Two weeks after the firm took on a major transfer of personnel from Westpac, Viridian CEO Glenn Calder says the number of authorised representatives operating under license has now increased from 40 to 150.

Seventy of the 110 extra advisers joining the Melbourne-based group are former internal Westpac advisers, otherwise known as ‘partnership’ or senior advisers, according to Calder. Of the more than 400 Securitor and Magnitude advisers Viridian presented to across the country in April, 40 took up the offer.

In total, 160 Westpac staff and 7000 clients were transferred to Viridian on July 1, Calder reveals. “That was the big date for us,” he says.

“It’s going to be exciting,” Calder continues. “Culturally aligned people are finding us at a rate of knots.”

The firm is in the process of expanding into a new Sydney office, where it plans to take an entire level of a building to house staff. Calder says managing the expansion has been a challenge. “We’re fitting out, simultaneously, about 20, 22 new sites around the country,” he adds.

When Viridian took their proposition to advisers in April Calder told Professional Planner it wouldn’t “be begging advisers to come across”, and that cultural fit was more important than raw numbers. While he now admits “you need a bit of scale”, Calder is adamant that growth is secondary.

“I don’t feel like we need to trumpet or promote Viridian. If we double [in size] it’s for the right reasons, but if we don’t grow at all I don’t care about that one little bit,’ he says.

At March last year Viridian was the 100th largest licensee owner in the country with 26 advisers; 150 advisers would see it sit roughly equal with Sentry Group at number 27 on the list today.

Increasing the tendrils

Calder is keen to knock down rumours the Viridian ownership group is looking to bolster the firm’s books so it can be sold at a premium shortly thereafter.

“Not while I’m here,’ he says. “That will not happen.”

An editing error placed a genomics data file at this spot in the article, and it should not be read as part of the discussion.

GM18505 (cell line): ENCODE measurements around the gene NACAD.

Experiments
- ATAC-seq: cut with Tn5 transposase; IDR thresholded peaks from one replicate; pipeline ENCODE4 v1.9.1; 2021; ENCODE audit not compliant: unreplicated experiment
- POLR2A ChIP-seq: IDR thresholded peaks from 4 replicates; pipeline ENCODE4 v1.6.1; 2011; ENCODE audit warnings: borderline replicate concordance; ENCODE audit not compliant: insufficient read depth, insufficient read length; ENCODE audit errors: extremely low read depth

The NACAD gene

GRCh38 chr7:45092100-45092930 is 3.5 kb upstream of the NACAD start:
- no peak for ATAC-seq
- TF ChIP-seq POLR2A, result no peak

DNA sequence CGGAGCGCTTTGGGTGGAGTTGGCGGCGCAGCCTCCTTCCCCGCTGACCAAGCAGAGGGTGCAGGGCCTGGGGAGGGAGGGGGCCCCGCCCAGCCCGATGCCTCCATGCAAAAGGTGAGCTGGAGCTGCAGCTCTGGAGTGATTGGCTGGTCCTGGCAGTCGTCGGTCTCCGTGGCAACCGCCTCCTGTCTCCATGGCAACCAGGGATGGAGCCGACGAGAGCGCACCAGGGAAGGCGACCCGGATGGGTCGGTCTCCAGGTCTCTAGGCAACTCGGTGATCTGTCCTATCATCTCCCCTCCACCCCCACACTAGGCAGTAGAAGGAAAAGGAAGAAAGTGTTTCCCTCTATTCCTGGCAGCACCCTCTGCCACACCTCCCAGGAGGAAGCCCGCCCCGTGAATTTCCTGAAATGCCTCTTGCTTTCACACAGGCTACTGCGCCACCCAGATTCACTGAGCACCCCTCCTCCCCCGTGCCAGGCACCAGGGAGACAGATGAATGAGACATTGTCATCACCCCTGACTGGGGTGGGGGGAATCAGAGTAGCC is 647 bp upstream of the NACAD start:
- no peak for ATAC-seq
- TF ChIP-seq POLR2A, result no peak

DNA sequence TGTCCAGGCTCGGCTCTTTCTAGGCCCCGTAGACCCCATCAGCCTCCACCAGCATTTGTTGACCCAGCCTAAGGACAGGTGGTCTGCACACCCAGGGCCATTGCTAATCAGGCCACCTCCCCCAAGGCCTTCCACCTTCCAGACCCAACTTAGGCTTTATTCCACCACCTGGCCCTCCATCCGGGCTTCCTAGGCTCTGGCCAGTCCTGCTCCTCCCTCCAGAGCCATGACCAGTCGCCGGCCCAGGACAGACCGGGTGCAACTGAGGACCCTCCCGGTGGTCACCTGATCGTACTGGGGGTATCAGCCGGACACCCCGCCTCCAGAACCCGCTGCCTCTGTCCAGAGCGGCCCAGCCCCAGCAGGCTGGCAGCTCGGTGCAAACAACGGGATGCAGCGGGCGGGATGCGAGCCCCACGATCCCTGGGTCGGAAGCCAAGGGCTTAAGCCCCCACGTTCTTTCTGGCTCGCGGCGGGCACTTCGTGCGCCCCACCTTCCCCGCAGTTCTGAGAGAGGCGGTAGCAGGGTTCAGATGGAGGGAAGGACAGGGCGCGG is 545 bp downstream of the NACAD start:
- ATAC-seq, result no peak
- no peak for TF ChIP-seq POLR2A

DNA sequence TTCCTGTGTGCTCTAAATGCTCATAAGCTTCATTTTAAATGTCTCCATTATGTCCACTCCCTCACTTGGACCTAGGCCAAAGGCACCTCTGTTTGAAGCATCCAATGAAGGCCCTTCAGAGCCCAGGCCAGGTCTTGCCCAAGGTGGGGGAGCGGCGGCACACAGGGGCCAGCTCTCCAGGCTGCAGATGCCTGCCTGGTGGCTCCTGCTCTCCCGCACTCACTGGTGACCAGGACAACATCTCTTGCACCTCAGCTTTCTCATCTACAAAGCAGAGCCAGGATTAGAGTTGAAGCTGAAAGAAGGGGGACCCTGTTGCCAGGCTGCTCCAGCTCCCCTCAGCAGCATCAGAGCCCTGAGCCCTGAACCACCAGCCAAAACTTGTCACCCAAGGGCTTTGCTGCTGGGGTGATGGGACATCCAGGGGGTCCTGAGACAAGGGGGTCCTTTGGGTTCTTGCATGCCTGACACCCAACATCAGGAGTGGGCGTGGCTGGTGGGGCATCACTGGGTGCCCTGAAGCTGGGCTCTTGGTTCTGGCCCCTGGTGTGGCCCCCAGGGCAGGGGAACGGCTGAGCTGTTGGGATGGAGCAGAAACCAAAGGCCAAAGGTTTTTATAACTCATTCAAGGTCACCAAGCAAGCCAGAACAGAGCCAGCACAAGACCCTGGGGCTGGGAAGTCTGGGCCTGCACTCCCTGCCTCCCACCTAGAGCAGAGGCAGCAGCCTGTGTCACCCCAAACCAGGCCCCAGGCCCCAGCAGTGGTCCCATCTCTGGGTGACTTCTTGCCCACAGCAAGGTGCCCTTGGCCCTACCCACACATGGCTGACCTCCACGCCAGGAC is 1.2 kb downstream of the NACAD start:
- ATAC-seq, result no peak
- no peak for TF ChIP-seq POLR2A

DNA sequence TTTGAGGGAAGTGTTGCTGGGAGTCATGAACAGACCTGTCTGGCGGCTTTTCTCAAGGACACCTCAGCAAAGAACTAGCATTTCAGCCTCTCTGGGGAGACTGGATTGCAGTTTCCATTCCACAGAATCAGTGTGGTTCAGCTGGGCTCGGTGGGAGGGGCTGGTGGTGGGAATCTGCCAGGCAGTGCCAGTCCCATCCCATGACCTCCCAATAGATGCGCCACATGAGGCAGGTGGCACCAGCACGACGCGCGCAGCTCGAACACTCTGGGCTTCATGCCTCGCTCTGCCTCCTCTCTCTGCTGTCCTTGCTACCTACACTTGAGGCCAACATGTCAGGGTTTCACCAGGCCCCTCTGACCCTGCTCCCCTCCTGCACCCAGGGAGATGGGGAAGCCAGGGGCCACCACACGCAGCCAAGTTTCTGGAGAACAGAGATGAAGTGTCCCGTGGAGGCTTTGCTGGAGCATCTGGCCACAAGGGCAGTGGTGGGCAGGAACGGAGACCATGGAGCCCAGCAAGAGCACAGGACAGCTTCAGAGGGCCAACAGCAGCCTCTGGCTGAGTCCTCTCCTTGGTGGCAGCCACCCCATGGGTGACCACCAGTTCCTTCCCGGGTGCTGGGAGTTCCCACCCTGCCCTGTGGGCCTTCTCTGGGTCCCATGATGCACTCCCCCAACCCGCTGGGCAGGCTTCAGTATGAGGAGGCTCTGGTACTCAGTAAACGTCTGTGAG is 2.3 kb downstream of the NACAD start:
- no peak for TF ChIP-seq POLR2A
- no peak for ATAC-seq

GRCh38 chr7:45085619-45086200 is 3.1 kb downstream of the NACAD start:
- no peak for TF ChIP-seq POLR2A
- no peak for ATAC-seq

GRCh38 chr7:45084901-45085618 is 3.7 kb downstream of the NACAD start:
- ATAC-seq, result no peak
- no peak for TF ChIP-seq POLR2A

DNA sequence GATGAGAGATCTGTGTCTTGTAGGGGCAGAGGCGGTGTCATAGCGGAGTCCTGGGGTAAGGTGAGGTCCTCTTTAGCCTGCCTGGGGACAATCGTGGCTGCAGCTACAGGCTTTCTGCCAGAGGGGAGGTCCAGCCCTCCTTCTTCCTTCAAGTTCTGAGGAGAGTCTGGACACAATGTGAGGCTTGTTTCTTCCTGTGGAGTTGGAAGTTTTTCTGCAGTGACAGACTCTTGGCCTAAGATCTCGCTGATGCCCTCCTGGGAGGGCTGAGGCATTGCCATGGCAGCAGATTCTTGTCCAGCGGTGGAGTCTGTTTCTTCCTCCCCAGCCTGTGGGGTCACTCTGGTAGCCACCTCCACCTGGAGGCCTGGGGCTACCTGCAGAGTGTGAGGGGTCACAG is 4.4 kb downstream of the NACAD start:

The business has a “great model”, Calder continues, and “no problems raising capital”.

“I think what we’ve got is fantastic, and if people want to spread rumours that speaks more to them than it does us.”

He says Viridian is open to taking equity stakes in the businesses they oversee, “but only if they were completely culturally aligned”. If this were to happen, he notes, it would be in the interests of sustainability rather than increasing the “tendrils” of the business.

‘But I wouldn’t rule it out,” Calder adds. “I really wouldn’t.”

Roll impact rating

Advisers in Viridian must own shares in the firm, effectively making every adviser an owner and promoter, Calder explains.

Under its “Roll Impact Rating” system, advisers are rewarded for making an impact on the business by being offered equity stakes. Calder laments how few other firms employ a similar system.

“It’s an industry wide problem; you’ve got a business with two or three owners and they’ve got some cracking staff but they can’t work out how to get them into ownership. Why wouldn’t they use the same model?”

Viridian uses equity incentives in lieu of paying bonuses or commissions to advisers. There is no point making long-term promises to clients, he explains, while doling out short-term remuneration incentives to advisers.

“None of that makes sense,” he says. “Make long-term promises and remunerate your guys with long term-equity stakes.”

The firm also offers equity stakes to their financial advice clients, “about 50” of which have proceeded. While he calls it a “great principle” Calder admits the client ownership process can be “relatively clunky’, something that will only be exacerbated with 7000 new clients. The firm needs to be wary of conflicts, he explains, and external advice must be sought by the client.

“We want to open it up but we need to do a complete legal review,” he adds.

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